This a recording of a temple located in Ohara, just outside Kyoto, named Sanzenin. An important site for the Tendai school of Buddhism, this large complex houses many artistic and religious treasures. One of the compound buildings featured a uguisubari (translated as ‘nightingale floor’). This kind of flooring was...>>
Last May I travelled to Japan to participate in Professor Hosokawa's 'Otomimikai' (sound and listening research group) at Nichibunken, and as luck would have it, I was there at same time as Professor Merry I White from Boston University. Many know her work Coffee Life in Japan and Perfectly Japanese: Making Families in an Era of Upheaval (amongst other books), but some might not know that she is also an accomplished jazz singer. Years ago while doing research in Kyoto, she studied jazz with local musicians, and again, coincidentally during her visit, her old piano accompanist was performing at a jazz club, supporting their 'amateur' night. We went along to say hello to her old friend, but I learned a bit about the amateur jazz scene in Kyoto as well!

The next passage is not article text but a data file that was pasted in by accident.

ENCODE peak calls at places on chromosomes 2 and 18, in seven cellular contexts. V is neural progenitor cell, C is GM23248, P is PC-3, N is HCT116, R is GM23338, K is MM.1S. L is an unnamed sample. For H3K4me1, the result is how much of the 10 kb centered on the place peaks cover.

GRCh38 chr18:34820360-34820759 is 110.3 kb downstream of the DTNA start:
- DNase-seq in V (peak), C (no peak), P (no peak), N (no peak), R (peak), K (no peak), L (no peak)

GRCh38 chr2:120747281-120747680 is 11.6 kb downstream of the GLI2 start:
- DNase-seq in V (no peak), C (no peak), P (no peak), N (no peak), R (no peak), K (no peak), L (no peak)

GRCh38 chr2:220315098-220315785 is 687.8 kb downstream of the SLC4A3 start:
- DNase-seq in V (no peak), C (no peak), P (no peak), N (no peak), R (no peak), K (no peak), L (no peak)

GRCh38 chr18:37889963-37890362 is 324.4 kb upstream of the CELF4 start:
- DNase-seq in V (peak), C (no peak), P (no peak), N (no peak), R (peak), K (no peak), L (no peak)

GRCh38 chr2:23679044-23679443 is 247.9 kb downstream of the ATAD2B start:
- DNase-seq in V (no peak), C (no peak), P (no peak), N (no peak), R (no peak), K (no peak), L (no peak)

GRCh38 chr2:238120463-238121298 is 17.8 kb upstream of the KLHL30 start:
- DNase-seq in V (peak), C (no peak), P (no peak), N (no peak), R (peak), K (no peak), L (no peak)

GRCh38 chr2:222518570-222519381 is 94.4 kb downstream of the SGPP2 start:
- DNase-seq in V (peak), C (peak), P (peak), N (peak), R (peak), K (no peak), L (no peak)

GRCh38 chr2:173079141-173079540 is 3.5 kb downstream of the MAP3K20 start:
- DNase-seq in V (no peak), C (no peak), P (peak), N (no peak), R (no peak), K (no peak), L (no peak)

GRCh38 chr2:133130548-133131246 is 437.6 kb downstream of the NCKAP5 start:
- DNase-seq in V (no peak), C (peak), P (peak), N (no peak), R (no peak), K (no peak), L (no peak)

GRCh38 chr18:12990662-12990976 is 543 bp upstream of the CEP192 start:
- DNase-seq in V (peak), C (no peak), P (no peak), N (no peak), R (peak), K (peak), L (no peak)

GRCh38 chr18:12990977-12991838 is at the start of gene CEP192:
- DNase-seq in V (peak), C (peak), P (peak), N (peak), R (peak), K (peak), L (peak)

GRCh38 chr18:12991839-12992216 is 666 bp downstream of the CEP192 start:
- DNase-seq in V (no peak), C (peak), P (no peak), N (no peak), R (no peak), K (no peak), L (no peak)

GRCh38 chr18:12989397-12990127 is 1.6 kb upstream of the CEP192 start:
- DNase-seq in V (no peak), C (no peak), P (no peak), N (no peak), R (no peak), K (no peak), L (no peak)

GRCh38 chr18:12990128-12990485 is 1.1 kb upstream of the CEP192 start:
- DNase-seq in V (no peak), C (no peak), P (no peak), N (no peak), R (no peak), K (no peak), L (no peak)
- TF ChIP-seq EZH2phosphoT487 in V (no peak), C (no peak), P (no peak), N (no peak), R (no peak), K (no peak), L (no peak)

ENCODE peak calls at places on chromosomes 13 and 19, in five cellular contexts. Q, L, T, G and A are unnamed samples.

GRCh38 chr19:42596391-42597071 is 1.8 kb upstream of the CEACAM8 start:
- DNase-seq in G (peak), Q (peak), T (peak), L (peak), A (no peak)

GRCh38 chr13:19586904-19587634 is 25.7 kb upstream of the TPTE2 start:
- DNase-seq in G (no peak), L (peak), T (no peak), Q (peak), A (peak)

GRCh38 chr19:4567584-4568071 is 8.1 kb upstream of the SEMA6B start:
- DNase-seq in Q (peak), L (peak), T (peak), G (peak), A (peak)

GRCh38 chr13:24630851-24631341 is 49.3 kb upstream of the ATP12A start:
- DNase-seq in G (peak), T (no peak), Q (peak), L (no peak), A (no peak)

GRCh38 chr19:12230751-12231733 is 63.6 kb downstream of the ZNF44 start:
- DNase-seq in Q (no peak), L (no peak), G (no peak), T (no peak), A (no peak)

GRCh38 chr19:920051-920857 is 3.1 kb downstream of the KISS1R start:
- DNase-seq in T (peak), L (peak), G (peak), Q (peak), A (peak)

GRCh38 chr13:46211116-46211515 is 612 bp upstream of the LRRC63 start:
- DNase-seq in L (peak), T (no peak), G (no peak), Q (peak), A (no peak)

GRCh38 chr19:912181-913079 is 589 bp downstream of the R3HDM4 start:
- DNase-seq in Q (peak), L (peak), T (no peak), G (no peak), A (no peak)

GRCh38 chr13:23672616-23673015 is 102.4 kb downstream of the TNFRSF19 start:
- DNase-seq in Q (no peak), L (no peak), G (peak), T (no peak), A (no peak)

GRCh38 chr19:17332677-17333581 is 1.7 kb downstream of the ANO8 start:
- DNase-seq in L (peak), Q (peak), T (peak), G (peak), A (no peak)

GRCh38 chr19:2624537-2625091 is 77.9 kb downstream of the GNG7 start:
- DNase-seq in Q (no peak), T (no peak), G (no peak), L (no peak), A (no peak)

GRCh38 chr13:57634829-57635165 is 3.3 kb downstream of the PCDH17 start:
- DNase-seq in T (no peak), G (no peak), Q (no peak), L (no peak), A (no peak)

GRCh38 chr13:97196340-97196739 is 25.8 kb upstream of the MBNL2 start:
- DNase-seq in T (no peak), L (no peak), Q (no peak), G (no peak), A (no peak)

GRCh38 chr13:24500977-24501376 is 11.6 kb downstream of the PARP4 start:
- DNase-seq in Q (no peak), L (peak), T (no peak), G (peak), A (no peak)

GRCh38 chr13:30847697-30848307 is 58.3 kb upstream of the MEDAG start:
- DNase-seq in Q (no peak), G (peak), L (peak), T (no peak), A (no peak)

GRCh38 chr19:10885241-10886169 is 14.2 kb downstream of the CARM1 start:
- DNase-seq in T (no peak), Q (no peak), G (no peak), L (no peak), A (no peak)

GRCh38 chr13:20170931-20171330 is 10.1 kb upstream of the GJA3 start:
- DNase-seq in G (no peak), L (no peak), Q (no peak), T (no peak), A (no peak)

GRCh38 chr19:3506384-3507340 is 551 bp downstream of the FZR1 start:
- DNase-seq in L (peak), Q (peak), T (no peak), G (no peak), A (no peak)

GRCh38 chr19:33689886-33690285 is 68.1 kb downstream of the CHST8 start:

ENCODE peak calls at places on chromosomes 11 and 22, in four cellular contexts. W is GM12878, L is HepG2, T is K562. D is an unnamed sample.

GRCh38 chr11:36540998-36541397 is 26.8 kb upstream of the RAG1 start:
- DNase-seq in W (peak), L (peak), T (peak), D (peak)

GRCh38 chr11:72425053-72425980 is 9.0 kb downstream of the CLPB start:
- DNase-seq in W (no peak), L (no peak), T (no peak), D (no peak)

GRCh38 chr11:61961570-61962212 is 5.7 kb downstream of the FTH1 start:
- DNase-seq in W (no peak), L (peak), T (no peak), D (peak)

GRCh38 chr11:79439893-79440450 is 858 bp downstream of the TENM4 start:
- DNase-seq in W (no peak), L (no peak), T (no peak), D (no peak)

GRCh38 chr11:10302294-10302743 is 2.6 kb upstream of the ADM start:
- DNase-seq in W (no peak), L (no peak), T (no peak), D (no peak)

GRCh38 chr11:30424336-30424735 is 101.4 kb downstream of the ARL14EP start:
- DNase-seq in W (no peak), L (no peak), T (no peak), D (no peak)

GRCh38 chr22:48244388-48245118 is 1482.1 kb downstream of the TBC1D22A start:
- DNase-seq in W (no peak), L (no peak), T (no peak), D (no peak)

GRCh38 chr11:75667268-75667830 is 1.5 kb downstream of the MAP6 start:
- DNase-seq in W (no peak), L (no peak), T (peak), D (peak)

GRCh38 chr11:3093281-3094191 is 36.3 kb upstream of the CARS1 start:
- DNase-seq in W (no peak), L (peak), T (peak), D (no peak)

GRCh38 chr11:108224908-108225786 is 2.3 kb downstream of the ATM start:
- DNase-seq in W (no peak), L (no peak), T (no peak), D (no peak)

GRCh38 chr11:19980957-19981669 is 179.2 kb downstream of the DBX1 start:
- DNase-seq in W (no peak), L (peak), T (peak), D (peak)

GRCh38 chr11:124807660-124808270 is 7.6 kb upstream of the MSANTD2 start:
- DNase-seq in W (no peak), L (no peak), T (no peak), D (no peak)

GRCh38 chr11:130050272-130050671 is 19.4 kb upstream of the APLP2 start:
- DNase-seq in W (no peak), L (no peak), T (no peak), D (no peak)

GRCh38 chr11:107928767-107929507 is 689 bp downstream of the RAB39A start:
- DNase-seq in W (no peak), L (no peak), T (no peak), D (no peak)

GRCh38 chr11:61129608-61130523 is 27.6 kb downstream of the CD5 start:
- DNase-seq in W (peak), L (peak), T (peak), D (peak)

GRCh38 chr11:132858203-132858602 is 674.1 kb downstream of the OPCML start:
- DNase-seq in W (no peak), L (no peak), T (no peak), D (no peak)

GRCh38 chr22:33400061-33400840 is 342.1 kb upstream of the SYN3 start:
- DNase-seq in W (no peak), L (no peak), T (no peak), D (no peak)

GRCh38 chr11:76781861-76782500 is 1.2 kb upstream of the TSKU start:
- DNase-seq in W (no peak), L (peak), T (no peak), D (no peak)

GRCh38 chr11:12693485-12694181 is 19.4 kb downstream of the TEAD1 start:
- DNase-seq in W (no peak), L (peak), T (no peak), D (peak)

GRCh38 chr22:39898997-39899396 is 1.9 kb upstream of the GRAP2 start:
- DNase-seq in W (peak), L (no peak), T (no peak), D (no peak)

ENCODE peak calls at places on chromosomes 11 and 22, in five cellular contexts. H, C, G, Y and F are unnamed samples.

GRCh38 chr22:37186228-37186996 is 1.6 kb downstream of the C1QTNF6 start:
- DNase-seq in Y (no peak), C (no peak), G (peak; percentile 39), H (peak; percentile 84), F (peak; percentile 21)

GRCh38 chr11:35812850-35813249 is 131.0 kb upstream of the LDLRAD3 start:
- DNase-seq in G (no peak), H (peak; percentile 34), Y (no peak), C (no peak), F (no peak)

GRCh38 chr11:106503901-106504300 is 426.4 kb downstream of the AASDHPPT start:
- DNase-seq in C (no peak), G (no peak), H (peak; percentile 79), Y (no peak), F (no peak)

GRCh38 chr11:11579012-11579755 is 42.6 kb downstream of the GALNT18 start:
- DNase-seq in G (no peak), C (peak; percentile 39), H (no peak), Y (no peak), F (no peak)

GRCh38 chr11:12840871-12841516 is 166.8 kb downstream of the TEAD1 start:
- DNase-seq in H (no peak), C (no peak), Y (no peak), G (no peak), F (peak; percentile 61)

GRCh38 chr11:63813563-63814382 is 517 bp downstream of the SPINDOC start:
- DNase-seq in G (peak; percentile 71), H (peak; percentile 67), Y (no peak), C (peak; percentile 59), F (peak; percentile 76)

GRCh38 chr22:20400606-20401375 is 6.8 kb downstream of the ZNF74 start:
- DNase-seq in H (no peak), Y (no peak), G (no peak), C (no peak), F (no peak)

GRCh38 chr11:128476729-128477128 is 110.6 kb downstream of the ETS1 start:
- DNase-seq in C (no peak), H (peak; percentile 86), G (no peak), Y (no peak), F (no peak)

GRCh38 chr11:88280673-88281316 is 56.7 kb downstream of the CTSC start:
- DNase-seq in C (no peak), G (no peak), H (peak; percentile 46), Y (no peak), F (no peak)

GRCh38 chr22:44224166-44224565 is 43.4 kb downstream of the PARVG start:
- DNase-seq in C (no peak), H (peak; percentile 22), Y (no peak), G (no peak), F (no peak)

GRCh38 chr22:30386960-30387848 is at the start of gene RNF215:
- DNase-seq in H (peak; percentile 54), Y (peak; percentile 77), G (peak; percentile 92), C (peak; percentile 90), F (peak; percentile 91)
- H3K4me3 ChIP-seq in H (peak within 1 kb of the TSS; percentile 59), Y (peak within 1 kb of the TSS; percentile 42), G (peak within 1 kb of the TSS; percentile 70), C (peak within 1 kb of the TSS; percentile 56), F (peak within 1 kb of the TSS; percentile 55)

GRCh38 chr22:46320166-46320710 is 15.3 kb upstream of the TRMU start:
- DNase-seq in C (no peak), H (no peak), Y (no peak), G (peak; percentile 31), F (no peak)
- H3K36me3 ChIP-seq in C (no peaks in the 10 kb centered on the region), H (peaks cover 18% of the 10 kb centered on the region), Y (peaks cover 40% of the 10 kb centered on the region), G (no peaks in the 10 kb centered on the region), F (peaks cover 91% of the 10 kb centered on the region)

The spot was located centrally, in an upper story bar near the famous shopping area of Teramachi, and there was a cover charge and a drink minimum for entry, not unlike bars in the US. What was different about this night was anyone with an instrument could walk in and join the performance. The music focused on standard jazz classics ('Fly me to the Moon', for example) where instrumentalists followed each other in performing the main theme and then trading off improvised solos back and forth. The performers were all middle aged and older men (mostly Japanese, but there was one American!). They had more mundane day jobs (the American worked in import/export business) but at night they shed their daytime roles to play music together in an openly supportive, communal environment. It was wonderful to see how music (and the participatory nature of music making) transformed people's faces and bodies, even if just for a few songs.